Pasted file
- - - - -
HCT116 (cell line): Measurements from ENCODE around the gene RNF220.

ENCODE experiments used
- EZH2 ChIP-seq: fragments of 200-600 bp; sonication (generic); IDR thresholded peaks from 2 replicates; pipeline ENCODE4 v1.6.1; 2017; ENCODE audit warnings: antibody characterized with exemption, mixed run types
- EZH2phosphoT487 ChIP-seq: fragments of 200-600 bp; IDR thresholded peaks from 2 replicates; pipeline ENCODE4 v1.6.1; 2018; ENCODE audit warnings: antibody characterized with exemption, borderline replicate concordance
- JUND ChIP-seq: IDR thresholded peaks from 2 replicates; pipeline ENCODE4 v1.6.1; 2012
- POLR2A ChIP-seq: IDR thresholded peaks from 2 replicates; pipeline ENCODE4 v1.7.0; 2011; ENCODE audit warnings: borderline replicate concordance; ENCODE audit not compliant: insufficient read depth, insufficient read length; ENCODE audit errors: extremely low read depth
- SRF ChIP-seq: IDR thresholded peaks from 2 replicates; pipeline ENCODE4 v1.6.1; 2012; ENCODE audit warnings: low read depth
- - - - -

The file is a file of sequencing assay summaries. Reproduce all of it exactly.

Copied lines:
HCT116 (cell line): Measurements from ENCODE around the gene RNF220.

ENCODE experiments used
- EZH2 ChIP-seq: fragments of 200-600 bp; sonication (generic); IDR thresholded peaks from 2 replicates; pipeline ENCODE4 v1.6.1; 2017; ENCODE audit warnings: antibody characterized with exemption, mixed run types
- EZH2phosphoT487 ChIP-seq: fragments of 200-600 bp; IDR thresholded peaks from 2 replicates; pipeline ENCODE4 v1.6.1; 2018; ENCODE audit warnings: antibody characterized with exemption, borderline replicate concordance
- JUND ChIP-seq: IDR thresholded peaks from 2 replicates; pipeline ENCODE4 v1.6.1; 2012
- POLR2A ChIP-seq: IDR thresholded peaks from 2 replicates; pipeline ENCODE4 v1.7.0; 2011; ENCODE audit warnings: borderline replicate concordance; ENCODE audit not compliant: insufficient read depth, insufficient read length; ENCODE audit errors: extremely low read depth
- SRF ChIP-seq: IDR thresholded peaks from 2 replicates; pipeline ENCODE4 v1.6.1; 2012; ENCODE audit warnings: low read depth